I recently visited one of my new favourite places to shop. I had been meaning to go for some time, because I had heard of this Asian superstore and knew that it would offer many creative foods I had never tried to cook before, but I hadn’t made it all the way down to the Lakeshore to go (my closest location in Toronto). Needless to say, I will be adding T&T to the places I need to visit often, maybe even every week.
I had procrastinated visiting, maybe because I was nervous that I might feel like a carp out of water. It can be hard to navigate the mysteries of Chinatown when you don’t speak the language(s), and I expected the same of T&T. For example, the last time I went to Chinatown I picked up these little brown fruits that were still attached to a branch that weren’t labelled in English. I showed them to a worker who was stacking other fruits, and said, “Lychees, right?” He laughed at me and said, “pft.” I didn’t speak his language, but we did speak the same body language – I know he basically said, “Who doesn’t know a lychee when they see one, you gringo assclown?” I quietly paid for my mystery fruit, which my well-traveled father-in-law later told me were “dragon eyes.”
Anyway, it turned out to be a pleasure shopping at T&T. Everything is clearly labelled in English, and the staff were helpful and friendly. I had expected that they catered mostly to the Chinese community, but there were also many delicacies I recognized from other cultures (I happily snapped up some pre-made kimchee and a selection of fresh sushi for dinner that night, just as two examples). As I walked the aisles and saw food after food that had originally been enjoyed somewhere else, I even began to feel patriotic. It can be hard to pinpoint things that all Canadians have in common, but the fact that we all enjoy and appreciate everything from everywhere else is actually one of those things!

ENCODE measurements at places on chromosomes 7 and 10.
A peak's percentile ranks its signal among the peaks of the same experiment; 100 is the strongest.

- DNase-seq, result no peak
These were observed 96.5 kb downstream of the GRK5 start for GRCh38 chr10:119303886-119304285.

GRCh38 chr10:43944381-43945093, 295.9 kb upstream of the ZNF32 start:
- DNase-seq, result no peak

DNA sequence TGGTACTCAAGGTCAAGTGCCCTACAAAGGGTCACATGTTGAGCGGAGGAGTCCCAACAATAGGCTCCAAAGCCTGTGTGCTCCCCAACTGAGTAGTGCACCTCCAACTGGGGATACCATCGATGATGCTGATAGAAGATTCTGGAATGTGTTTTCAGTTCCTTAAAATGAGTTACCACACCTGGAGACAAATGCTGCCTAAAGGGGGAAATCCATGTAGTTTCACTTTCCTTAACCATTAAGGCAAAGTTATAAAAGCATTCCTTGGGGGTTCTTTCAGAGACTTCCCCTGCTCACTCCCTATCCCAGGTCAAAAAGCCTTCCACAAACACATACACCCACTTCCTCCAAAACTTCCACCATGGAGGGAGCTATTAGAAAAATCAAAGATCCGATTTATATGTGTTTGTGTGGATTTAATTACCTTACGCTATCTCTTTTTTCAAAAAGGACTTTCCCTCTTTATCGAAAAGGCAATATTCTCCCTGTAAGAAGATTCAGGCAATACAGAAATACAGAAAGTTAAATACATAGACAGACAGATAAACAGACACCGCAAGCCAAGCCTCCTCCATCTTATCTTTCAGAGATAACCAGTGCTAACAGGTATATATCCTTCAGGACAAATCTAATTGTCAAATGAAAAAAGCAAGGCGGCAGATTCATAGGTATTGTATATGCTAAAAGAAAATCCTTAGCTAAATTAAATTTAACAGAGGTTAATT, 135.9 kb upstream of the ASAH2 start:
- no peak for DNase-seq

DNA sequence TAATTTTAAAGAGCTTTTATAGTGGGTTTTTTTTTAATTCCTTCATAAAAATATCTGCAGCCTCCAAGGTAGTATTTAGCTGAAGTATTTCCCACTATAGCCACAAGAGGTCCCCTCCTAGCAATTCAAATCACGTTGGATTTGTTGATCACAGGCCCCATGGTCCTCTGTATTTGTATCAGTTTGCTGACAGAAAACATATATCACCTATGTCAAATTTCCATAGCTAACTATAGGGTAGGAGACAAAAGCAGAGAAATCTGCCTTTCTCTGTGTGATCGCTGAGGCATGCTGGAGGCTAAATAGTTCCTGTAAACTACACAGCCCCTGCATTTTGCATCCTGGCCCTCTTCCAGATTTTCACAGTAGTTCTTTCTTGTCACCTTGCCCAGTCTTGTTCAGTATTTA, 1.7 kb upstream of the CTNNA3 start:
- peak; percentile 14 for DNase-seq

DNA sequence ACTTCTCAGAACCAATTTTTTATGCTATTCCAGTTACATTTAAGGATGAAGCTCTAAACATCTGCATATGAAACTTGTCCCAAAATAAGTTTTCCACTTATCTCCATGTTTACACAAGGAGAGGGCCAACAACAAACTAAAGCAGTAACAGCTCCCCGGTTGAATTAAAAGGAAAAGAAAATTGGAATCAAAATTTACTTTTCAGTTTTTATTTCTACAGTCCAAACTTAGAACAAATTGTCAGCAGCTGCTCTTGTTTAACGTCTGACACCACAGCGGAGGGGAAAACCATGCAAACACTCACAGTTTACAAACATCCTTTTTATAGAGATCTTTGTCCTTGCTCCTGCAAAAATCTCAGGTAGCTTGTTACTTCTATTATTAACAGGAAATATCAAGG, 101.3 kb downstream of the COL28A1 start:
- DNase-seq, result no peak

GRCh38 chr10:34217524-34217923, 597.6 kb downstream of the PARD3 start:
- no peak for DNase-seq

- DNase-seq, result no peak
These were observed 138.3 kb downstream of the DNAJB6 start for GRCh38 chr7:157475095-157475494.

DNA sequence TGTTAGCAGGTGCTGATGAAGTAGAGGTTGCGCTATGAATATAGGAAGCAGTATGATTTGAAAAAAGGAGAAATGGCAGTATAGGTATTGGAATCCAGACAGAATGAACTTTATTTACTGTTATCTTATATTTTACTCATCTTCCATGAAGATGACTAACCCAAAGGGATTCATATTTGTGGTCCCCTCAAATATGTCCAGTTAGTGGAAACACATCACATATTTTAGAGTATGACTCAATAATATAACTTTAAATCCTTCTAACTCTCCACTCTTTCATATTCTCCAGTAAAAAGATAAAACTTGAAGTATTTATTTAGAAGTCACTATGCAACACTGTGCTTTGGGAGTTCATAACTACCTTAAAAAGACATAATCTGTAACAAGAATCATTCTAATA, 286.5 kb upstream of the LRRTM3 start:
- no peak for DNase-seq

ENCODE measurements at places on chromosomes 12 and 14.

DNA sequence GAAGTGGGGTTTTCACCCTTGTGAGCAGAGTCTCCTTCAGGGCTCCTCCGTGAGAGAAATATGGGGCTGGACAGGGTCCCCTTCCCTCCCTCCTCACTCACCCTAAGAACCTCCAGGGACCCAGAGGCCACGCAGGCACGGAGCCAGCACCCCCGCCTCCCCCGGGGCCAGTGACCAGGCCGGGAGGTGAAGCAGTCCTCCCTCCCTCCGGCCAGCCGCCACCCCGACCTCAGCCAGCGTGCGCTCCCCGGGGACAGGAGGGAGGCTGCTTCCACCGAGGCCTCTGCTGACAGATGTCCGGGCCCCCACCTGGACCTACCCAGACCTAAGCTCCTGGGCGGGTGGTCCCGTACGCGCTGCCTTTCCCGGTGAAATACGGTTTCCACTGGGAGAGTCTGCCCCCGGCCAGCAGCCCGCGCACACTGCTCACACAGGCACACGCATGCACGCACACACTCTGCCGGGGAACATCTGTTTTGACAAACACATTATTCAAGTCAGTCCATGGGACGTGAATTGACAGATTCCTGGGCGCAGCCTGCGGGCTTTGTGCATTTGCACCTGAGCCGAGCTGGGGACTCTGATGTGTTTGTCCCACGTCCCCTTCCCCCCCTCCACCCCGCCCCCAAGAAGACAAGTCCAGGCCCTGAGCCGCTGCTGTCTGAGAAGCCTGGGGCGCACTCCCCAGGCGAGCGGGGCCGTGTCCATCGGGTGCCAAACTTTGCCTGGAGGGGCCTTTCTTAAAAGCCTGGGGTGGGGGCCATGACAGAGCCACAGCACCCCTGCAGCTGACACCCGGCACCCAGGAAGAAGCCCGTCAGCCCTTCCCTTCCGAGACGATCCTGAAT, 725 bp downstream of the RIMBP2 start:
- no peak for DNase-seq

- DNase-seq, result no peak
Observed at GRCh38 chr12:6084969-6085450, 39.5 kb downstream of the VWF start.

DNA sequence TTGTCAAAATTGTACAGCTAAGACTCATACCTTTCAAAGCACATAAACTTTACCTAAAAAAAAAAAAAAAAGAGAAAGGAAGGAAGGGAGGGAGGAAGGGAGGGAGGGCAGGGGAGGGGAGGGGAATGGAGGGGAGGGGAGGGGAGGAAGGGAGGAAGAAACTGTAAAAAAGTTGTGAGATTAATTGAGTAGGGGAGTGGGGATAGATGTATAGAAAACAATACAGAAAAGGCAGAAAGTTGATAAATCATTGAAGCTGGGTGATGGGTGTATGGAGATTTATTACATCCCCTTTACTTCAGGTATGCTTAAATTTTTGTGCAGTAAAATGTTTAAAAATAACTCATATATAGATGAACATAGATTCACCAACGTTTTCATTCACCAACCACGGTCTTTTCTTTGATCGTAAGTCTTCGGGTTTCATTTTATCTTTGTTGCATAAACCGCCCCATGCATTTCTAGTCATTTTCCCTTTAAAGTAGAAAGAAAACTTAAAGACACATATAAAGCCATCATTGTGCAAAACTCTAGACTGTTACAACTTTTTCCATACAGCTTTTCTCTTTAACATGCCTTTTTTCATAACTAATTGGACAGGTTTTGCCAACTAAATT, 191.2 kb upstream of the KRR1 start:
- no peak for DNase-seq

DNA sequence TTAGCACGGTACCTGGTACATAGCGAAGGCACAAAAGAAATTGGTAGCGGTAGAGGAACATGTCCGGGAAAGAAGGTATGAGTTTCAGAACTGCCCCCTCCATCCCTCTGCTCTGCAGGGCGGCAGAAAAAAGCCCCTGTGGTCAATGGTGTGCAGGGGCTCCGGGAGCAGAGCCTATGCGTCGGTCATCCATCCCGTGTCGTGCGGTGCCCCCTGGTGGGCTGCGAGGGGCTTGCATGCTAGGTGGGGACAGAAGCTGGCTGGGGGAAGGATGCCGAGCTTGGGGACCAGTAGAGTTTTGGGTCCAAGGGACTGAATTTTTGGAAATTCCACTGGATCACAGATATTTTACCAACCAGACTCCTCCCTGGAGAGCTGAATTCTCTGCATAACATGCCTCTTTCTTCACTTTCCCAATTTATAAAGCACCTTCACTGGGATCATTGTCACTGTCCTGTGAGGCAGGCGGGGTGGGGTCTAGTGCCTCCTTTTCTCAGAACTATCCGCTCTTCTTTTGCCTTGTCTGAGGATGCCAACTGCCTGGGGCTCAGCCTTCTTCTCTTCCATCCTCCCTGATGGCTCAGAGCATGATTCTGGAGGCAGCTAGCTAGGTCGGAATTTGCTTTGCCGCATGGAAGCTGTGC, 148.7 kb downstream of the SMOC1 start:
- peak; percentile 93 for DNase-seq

But enough of a commercial for T&T and back to cooking. I picked up a packet of fresh purple pasta, mostly just because it was purple.
Initially, I thought it would be cool to cook them in a Japanese inspired way, in a recipe kind of like this, with sesame and fresh green things, and thinking about a recipe like that still makes me drool, but then when the day actually came to prepare dinner I had some shrimps in the freezer that were calling my name and I was feeling decadent. So instead, I hijacked a rich fettuccine alfredo recipe from epicurious.com and threw in my shrimps and some green onions.
Purple Shrimp Alfredo
- Frozen or fresh uncooked shrimp, thawed and peeled (I’ve been using smaller ones lately to save money. If they’re thrown into a dish with many other ingredients they add nice texture and are more plentiful!)
- Fresh sweet potato noodles
- 1Tbsp butter
- 1 clove garlic, peeled and diced
- 1/2C heavy cream (I tried to get away with 10% and it worked fine)
- ½ stick butter, cut into pieces
- 1/3C grated parmesan
Directions: Bring large pot of water to boil. Meanwhile, melt butter in frying pan and sautee garlic, 2 minutes. Add shrimp and cook until just pink and set aside. Cook pasta (fresh pasta should only take about 5-6 minutes), reserving 1/2C cooking water. Meanwhile, bring cream and butter to simmer over med-low heat in heavy 12 inch skillet, adding 1/4tsp salt and 1/2tsp pepper, stirring very regularly. Remove from heat. Add pasta, water, cheese, shrimp, and green onions. Toss. Add more water if necessary.
Excellent! This was a rich, delicious pasta dish. I’m not sure that I would be able to taste the sweet potato in the pasta in a blind taste test with regular spaghetti, but hopefully it snuck a few extra vitamins into my system without my notice (Noodlegacy, who makes them, advertises them as having antioxidant and anti-inflammatory properties). It certainly did this for my kids – although I had to serve them noodles without sauce because they’re picky, they were overjoyed to eat purple pasta and they both cleaned their plates. I’m going to have to pick up some more to entertain them with in future for sure.
Rating: 3 Yums. If you’re going to make pasta, why not purple? Noodlegacy also makes red (cactus pear), green (green tea), and yellow (pumpkin) which are all fresh, natural whole wheat noodles.
Bonus hot purple pasta photo. Looking forward to getting a new camera!!